Ultimately, whether we consider ourselves to be adequate or exceptional writers, it is necessary to understand where our skills reside, and to transgress those boundaries only with the greatest trepidation.

Devastated by Criticism

November 14, 2016 — 13 Comments

calvin-criticismHow do you feel when others criticize something you’ve written? Do you just want to tear your work up and start all over again? If you do, you have something in common with J.R.R. Tolkien, creator of Lord of the Rings. And he is not the only great writer with whom you share this hypersensitive trait.

Tolkien’s inability to accept constructive criticism is no secret; it is frequently noted in biographies.

Few people enjoy receiving criticism, and we are often suspicious of the mental health of those who do. Yet many writers actively seek out constructive criticism in order to sharpen their skills and improve their work.

That is a major reason for the existence of writers’ groups which pop up in varying expressions wherever serious writers live. While another benefit of such communities is the simple encouragement that comes from gathering with others who share your passion, it is the critical examination of each other’s manuscripts which provides the clearest concrete benefit. It’s no accident many such literary meetings are actually called critique groups.

Tolkien was a member of one of the most famous such fellowships that ever existed, the Inklings. It was in that setting where he first shared the stories of hobbits and elves who would make such a profound impact on Western literature. He said it was primarily through the encouragement of the Inklings—specifically his good friend, C.S. Lewis—that these amazing stories were ever published.

You see, Tolkien had a terrible and frequently fatal flaw . . . When his writing was criticized, he felt compelled to toss it aside and begin anew. Many other writers have been afflicted with this curse, and not all of them had a C.S. Lewis to rescue their words from the dust bin.

I have shared in the past Lewis’ description of his friend’s handicap.

No one ever influenced Tolkien—you might as well try to influence a bander-snatch. We listened to his work, but could affect it only by encouragement. He has only two reactions to criticism; either he begins the whole work over again from the beginning or else takes no notice at all.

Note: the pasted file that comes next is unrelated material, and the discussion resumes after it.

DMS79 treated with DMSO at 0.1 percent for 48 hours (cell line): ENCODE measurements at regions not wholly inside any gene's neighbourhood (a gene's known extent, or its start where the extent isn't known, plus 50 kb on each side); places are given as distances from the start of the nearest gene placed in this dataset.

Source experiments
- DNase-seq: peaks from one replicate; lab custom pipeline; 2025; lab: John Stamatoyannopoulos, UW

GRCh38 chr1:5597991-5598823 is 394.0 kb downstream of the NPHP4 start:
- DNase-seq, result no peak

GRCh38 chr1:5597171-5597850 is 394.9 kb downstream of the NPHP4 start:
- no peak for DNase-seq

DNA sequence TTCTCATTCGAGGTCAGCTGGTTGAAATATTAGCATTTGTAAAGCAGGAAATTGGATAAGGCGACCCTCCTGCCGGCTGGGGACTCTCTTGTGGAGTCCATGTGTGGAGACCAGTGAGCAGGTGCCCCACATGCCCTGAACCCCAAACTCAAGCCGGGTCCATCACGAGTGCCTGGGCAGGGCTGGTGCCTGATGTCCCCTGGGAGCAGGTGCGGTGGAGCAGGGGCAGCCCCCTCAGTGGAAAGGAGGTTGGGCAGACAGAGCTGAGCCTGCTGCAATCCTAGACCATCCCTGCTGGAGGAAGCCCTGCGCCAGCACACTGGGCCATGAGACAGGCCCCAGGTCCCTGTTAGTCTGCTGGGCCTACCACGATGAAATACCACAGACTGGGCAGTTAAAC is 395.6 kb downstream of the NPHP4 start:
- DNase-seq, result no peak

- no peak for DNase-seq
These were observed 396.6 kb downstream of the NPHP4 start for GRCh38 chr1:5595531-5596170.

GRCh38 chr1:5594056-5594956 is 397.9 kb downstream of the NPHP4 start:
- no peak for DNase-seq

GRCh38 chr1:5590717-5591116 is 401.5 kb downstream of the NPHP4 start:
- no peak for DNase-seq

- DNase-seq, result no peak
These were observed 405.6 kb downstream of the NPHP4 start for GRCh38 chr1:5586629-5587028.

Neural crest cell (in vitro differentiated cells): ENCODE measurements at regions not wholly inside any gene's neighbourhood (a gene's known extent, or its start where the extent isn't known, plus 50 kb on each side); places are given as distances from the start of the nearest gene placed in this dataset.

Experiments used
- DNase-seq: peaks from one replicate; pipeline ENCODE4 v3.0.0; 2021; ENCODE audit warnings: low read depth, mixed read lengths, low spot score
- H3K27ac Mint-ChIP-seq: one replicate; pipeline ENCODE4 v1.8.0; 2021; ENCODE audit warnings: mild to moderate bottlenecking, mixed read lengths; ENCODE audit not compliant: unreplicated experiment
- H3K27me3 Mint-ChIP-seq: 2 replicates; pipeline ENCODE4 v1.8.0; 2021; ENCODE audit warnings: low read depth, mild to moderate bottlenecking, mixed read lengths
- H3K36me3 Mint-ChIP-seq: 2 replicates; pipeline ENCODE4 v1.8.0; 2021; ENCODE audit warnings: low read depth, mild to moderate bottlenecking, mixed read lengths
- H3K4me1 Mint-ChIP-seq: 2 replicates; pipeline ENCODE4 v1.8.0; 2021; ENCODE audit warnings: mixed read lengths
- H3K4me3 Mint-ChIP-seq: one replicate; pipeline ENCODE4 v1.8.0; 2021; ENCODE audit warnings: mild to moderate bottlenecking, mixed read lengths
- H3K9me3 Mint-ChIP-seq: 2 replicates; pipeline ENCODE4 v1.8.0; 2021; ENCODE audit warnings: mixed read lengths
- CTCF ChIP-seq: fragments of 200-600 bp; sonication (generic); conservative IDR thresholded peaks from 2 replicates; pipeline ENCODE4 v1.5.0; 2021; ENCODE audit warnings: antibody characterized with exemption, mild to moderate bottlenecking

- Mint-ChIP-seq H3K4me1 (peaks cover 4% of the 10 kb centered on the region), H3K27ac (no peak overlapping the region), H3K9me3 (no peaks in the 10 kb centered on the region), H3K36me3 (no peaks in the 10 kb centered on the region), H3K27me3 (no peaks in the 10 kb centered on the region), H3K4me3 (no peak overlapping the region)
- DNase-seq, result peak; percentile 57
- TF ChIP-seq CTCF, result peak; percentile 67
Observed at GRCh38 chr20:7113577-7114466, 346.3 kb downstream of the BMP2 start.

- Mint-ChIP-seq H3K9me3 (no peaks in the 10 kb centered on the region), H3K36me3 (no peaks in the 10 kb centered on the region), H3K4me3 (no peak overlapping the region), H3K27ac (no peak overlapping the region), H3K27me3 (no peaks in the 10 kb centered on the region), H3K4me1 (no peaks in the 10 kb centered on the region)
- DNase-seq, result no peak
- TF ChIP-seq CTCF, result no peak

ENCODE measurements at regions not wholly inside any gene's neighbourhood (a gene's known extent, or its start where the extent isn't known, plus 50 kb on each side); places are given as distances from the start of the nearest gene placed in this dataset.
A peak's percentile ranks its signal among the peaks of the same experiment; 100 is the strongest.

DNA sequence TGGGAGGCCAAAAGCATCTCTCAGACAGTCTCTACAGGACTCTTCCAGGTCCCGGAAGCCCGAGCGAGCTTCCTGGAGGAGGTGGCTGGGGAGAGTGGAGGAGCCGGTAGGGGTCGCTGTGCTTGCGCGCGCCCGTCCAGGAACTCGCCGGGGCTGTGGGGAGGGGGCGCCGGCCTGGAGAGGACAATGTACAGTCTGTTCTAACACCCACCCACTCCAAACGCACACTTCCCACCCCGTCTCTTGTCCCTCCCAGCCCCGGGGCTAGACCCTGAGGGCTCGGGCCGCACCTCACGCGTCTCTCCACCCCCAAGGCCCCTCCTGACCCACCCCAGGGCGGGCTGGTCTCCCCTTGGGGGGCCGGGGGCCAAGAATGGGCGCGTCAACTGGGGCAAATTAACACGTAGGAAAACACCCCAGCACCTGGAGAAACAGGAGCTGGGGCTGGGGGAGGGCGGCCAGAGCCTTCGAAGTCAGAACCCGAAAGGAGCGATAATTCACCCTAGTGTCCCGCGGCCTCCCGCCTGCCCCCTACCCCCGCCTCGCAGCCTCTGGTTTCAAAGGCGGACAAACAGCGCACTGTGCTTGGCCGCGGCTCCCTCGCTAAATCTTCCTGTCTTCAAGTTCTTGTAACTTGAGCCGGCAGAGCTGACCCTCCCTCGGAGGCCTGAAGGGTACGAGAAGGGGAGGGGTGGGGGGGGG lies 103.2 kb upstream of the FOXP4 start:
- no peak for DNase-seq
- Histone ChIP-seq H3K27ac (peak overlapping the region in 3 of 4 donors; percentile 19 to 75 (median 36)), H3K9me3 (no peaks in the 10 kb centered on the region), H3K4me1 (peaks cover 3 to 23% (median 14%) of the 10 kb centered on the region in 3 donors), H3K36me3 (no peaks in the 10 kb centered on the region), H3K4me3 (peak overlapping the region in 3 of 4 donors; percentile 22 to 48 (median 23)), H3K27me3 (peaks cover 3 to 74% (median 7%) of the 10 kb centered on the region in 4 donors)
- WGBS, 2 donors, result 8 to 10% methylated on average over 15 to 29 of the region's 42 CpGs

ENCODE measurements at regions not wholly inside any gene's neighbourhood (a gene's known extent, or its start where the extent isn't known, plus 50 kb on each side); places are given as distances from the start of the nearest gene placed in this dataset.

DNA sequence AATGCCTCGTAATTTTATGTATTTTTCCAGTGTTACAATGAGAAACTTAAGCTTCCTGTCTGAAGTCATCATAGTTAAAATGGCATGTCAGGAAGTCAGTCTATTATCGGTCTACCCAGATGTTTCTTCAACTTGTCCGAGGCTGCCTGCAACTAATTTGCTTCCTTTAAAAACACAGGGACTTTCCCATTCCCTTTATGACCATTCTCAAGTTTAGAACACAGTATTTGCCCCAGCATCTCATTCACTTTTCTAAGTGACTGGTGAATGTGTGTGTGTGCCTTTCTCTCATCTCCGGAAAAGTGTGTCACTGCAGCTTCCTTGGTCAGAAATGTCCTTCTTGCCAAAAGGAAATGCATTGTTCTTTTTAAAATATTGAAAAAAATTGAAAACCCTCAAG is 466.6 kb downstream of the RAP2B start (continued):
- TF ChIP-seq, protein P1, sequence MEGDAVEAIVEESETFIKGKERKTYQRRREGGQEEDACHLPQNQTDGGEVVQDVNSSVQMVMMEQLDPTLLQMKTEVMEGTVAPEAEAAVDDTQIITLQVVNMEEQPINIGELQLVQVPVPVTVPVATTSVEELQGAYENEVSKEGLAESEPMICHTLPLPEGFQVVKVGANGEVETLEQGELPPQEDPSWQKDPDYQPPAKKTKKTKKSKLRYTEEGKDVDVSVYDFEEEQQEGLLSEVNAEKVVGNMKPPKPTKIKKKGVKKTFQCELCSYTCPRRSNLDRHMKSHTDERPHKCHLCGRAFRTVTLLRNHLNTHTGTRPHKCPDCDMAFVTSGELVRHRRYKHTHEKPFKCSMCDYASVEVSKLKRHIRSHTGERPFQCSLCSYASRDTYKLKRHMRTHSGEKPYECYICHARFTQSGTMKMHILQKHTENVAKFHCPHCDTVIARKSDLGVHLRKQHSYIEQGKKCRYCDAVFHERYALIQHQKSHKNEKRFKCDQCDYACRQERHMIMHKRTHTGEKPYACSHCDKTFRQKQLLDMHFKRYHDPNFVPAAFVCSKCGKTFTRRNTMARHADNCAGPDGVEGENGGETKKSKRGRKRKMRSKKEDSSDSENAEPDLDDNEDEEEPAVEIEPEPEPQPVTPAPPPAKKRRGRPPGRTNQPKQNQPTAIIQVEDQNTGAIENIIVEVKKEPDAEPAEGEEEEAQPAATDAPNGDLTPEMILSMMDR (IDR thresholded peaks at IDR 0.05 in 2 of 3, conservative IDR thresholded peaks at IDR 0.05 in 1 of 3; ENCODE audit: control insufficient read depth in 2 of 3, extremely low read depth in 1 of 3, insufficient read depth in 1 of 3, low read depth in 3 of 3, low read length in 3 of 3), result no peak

Criticism of the Constructive Variety

As I said a moment ago, no one really craves criticism, and yet most serious writers actively solicit it. As I write this very column, it is with the intention of sharing it tomorrow with my friends in my own writing circles.

When you read it, it will likely have changed, probably in subtle, enriching ways. You can gauge the benefit of mutual critiquing by the amount and the quality of the criticism which is shared. And, should you feel violated, rebuke defensiveness and remind yourself that even the greats, like Tolkien and Lewis, gained from the comments and suggestions of their friends.

I recently learned of another individual who struggled with receiving criticism. It was John Calvin, the father of Reformed theology. Belonging to the Lutheran branch of the church universal, my readings in Reformed history have been limited. However, I’m currently reading two similarly titled books* and I discovered something that may be commonly known to Reformed clergy but was news to me.

He often tended to express his disappointment in extravagant terms. When he encountered an obstacle, his reaction was stark: he would burn his manuscript, never write again, never publish anything again. His decision to write was motivated by external factors: a request by his circle of friends and colleagues, or as the result of his emotional reaction to an event or a work that he read. . . . (John Calvin and the Printed Book)

The good news though is Calvin did not allow these obstacles to have the final say. Instead, he turned to those he trusted and sought their counsel.

Indeed, his extreme sensitivity meant that he needed to have the emotional support of close friends. As a Reformer and specifically as an author, Calvin never worked in isolation even though he was the dominant figure in his setting. While he was confident of the quality of his writings, Calvin still had no hesitation in submitting them to his colleagues before publication. (Ibid.)

Not that Calvin always welcomed suggestions. There was one particular Reformer to whom he sent some of his work whose “commend from Zurich were too numerous and detailed. Hence Calvin stopped sending his manuscripts to Bullinger prior to printing, although he maintained cordial relations with the Zurich Reformer.” I can almost read Calvin’s mind at the time: I asked for your suggestions, not a complete rewrite of the manuscript.